Remains of hundreds of warriors who died in violent battle 2,000 years ago found in Danish bog

The remains of hundreds of warriors who died  in a violent battle around 2,000 years ago have been uncovered in a Danish  bog.

For the last two months, excavators have come  across damaged bones, fractured skulls and a thigh bone hacked in half, along  with axes, spears and clubs.

They will exhume the remains over the next  few days in the hope of learning more about the fighters.

Fatal injuries: This fractured skull and a thighbone hacked in half are among the remains of hundreds of warriors who died in a violent battle which have been uncovered in a Danish bog

Fatal injuries: This fractured skull and a thighbone  hacked in half are among the remains of hundreds of warriors who died in a  violent battle which have been uncovered in a Danish bog 

Evidence suggests more artefacts are  buried  at the site, located in the peat of an old lake bed in the Alken  Enge wetlands  near Lake Mossø in East Jutland, Denmark.

Researchers also aim to piece  together the  events that took place there by carrying out more digs  across the 99-acre site  and reconstructing the ancient landscape,  excavation director Ejvind Hertz,  field director of the Scanderborg  Museum, said.

The bodies were deposited in a small  basin  of the lake, which has seen its water level change several times  over the  years. fractured skull and a thigh bone hacked in half — finds of damaged human  bones along with axes, spears, clubs and shields  confirm that the bog at Alken  Enge was the site of violent conflict

‘It’s clear that this must have been a quite  far-reaching and dramatic event that must have had profound  effect on the  society of the time,’ said Project Manager Mads Kähler  Holst, professor of  archaeology at Aarhus University.

Macabre: This skull, excavated from the peat of an lake bed in the Alken Enge wetlands in East Jutland, Denmark, bears a mortal wound caused by a spear or arrow

Macabre: This skull, excavated from the peat of an lake  bed in the Alken Enge wetlands in East Jutland, Denmark, bears a mortal wound  caused by a spear or arrow

Dr Holst and his team of fifteen  archaeologists and geologists have been working to excavate the remains of a  large army that was sacrificed at the site around the time of the birth of  Christ.

The skeletal remains of hundreds of warriors  are believed to lie buried in the Alken Enge wetlands near Lake Mossø in East  Jutland, Denmark.

HOW A BOG PRESERVED AN ENTIRE ARMY

The dig is taking place in damp grazing  meadows near Jutland’s large lake, the Mossø.

To reach the remains, it is necessary to dig  almost two meters below the water table of the Mossø.

´The water has delayed decomposition, which  is why the remains are in such good condition when we dig them up,’ said Ejvind  Hertz, Curator of Archaeology at Skanderborg Museum.

The remains will be exhumed from the  excavation site over the coming days.

Then an international team of researchers  will attempt to discover who these warriors were and where they came from by  performing detailed analyses of the remains.

‘The dig has produced a large quantity of  skeletal remains, and we believe that they will give us the answers to some of  our questions about what kind of events led up to the army ending up here,’ said  Dr Holst.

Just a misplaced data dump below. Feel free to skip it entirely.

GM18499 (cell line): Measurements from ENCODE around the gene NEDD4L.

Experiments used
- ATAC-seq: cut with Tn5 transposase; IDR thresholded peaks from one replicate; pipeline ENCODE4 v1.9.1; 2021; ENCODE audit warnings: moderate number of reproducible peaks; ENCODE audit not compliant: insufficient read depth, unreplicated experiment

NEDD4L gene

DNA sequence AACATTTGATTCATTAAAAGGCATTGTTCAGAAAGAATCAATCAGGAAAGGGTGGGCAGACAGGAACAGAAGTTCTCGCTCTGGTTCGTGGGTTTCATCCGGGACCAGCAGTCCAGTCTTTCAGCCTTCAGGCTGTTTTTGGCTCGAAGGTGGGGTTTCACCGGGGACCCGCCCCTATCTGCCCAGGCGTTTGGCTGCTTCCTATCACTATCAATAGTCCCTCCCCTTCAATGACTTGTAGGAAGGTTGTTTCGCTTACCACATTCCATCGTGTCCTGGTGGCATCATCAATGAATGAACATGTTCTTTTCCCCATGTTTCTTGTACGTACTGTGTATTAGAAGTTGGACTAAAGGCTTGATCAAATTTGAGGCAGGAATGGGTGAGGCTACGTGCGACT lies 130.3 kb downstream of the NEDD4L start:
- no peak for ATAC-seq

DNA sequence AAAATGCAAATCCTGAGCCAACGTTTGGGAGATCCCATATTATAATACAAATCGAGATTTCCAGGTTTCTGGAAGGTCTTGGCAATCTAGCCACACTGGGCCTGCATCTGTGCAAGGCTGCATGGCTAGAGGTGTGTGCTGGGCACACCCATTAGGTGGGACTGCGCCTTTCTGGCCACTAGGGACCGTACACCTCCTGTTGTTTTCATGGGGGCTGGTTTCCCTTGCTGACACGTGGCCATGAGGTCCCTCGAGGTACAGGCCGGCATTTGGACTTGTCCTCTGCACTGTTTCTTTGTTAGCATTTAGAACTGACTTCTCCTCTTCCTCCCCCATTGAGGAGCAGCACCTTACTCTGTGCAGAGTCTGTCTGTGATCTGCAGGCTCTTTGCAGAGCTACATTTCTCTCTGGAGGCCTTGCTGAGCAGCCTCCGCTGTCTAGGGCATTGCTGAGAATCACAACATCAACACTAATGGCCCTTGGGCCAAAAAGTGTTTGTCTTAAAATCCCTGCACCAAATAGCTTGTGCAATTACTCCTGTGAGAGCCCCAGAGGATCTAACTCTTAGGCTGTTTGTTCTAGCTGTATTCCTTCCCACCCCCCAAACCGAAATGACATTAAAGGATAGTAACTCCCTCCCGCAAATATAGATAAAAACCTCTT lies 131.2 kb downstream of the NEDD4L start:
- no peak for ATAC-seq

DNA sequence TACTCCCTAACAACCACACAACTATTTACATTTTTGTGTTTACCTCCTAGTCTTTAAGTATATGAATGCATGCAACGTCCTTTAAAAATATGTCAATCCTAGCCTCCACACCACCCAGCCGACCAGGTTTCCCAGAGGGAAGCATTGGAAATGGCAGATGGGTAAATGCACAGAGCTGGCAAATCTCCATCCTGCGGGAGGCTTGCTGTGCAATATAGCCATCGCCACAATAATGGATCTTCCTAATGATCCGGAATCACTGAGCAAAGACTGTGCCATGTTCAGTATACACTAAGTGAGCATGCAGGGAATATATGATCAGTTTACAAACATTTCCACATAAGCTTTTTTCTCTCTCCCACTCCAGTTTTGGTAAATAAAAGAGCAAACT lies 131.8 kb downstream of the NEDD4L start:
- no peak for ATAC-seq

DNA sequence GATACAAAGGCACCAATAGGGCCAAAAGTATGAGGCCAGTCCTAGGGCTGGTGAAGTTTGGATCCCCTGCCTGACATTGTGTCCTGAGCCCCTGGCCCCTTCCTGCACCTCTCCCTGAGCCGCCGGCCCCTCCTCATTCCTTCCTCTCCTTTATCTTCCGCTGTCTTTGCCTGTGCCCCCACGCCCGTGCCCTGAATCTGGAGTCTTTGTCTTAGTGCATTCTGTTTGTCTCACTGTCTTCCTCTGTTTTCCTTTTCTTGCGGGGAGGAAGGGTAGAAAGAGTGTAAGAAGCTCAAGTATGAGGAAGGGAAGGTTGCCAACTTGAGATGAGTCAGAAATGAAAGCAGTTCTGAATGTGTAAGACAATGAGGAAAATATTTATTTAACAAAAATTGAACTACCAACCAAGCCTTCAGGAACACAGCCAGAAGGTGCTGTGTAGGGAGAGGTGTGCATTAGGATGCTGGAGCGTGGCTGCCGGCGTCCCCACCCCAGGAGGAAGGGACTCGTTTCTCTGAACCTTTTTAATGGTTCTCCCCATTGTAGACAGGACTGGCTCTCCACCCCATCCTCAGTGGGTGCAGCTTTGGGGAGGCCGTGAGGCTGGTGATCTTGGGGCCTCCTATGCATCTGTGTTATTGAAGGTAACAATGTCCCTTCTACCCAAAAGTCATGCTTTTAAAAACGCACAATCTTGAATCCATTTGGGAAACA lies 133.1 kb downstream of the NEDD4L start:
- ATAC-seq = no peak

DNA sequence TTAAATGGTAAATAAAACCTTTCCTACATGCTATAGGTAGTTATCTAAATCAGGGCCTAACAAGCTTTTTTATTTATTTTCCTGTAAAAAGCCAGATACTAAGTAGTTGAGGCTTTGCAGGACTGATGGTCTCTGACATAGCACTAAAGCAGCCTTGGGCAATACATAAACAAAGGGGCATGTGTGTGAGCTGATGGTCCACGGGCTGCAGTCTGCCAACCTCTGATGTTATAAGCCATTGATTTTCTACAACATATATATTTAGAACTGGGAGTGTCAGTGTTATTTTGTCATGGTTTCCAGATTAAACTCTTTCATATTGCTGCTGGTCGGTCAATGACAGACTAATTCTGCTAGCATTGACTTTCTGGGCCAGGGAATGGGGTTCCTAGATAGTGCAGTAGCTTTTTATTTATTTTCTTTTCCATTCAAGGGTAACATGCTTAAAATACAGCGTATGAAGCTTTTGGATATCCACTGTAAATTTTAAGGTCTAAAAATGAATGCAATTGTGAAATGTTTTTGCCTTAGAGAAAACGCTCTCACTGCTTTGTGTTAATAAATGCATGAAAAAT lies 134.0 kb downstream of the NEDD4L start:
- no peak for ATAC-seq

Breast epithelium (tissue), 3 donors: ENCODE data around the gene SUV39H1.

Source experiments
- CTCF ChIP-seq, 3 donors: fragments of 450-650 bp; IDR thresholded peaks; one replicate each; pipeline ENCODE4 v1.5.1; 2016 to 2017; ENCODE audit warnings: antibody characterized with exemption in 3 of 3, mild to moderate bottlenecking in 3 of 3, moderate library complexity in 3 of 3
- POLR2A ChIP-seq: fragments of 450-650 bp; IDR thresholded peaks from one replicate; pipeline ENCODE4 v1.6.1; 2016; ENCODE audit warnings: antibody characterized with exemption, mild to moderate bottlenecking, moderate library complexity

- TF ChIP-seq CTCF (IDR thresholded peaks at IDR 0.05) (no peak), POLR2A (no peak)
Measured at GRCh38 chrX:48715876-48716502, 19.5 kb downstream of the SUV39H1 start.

However, it is believed the burial site could  cover a far larger area.

‘We’ve done small test digs at different  places in the 40 hectare Alken Enge wetlands area, and new finds keep emerging,’  says Field Director Ejvind Hertz of Scanderborg Museum, who is directing the  dig.

The team will focus on recreating the general  outlines of the events that took place at the site by performing smaller digs at  different spots across the bog and reconstructing what the landscape might have  looked like at the time of the birth of Christ.

A jawbone recovered from the excavation being carried out by Skanderbord Museum, Moesgård Museum and Aarhus University, funded with a grant from the Carlsberg Foundation

A jawbone recovered from the excavation being carried  out by Skanderbord Museum, Moesgård Museum and Aarhus University, funded with a  grant from the Carlsberg Foundation

At the same time as the archaeological dig,  geologists from the Department of Geoscience at AU have been investigating the  development of the bog.

‘The geological survey indicates that the  archaeological finds were deposited in a lake at a point in time when there was  a a smaller basin at the east end of Lake Mossø created by a tongue of land  jutting into the lake,’ explains Professor Bent Vad Odgaard, Aarhus  University.

This smaller basin became the Alken Enge bog  of today.

The geologists’ analyses also indicate that  the water level in the area has changed several times.

Mapping these periods of high and low water  levels chronologically using geological techniques will tell researchers what  the precise conditions were on the site at the time of the mass  sacrifice.

Weapon of mass destruction: This iron axe, measuring about 30 inches (75cm), was among a number of artefacts uncovered from the site

Weapon of mass destruction: This iron axe, measuring  about 30 inches (75cm), was among a number of artefacts uncovered from the  site

The excavation has been carried out by  Skanderbord Museum,  Moesgård Museum and Aarhus University, funded with a  grant from the Carlsberg Foundation.

It follows work done in 2008 and 2009 when  single, scattered bones were discovered lying about 6.6 feet under the peat in  the same location.

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